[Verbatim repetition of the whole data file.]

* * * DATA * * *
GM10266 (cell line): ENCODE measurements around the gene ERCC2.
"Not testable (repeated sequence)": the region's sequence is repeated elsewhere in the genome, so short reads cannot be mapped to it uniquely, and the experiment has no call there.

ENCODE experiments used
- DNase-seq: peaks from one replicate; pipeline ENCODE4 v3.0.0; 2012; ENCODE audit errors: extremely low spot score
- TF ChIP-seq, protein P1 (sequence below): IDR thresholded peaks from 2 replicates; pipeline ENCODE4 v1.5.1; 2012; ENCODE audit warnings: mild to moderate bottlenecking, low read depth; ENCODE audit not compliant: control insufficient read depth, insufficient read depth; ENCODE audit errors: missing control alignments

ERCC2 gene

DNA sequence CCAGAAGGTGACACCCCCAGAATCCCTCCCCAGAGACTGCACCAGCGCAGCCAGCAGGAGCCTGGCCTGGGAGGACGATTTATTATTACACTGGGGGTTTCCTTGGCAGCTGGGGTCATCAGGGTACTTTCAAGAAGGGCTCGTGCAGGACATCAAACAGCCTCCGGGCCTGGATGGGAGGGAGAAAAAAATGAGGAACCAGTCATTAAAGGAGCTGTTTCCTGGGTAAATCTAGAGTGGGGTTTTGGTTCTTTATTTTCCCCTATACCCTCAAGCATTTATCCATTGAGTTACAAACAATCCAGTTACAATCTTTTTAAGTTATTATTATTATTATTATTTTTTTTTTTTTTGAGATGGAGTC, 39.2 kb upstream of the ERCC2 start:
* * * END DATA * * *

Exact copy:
GM10266 (cell line): ENCODE measurements around the gene ERCC2.
"Not testable (repeated sequence)": the region's sequence is repeated elsewhere in the genome, so short reads cannot be mapped to it uniquely, and the experiment has no call there.

ENCODE experiments used
- DNase-seq: peaks from one replicate; pipeline ENCODE4 v3.0.0; 2012; ENCODE audit errors: extremely low spot score
- TF ChIP-seq, protein P1 (sequence below): IDR thresholded peaks from 2 replicates; pipeline ENCODE4 v1.5.1; 2012; ENCODE audit warnings: mild to moderate bottlenecking, low read depth; ENCODE audit not compliant: control insufficient read depth, insufficient read depth; ENCODE audit errors: missing control alignments

ERCC2 gene

DNA sequence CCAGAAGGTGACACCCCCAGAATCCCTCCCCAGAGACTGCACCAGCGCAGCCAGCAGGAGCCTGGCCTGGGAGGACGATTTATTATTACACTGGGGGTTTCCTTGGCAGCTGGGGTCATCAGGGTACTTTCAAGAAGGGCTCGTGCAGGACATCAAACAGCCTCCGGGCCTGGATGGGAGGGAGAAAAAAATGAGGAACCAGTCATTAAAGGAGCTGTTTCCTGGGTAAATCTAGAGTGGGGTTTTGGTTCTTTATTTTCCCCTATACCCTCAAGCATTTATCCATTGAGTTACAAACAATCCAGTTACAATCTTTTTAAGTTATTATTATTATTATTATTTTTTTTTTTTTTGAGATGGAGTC, 39.2 kb upstream of the ERCC2 start: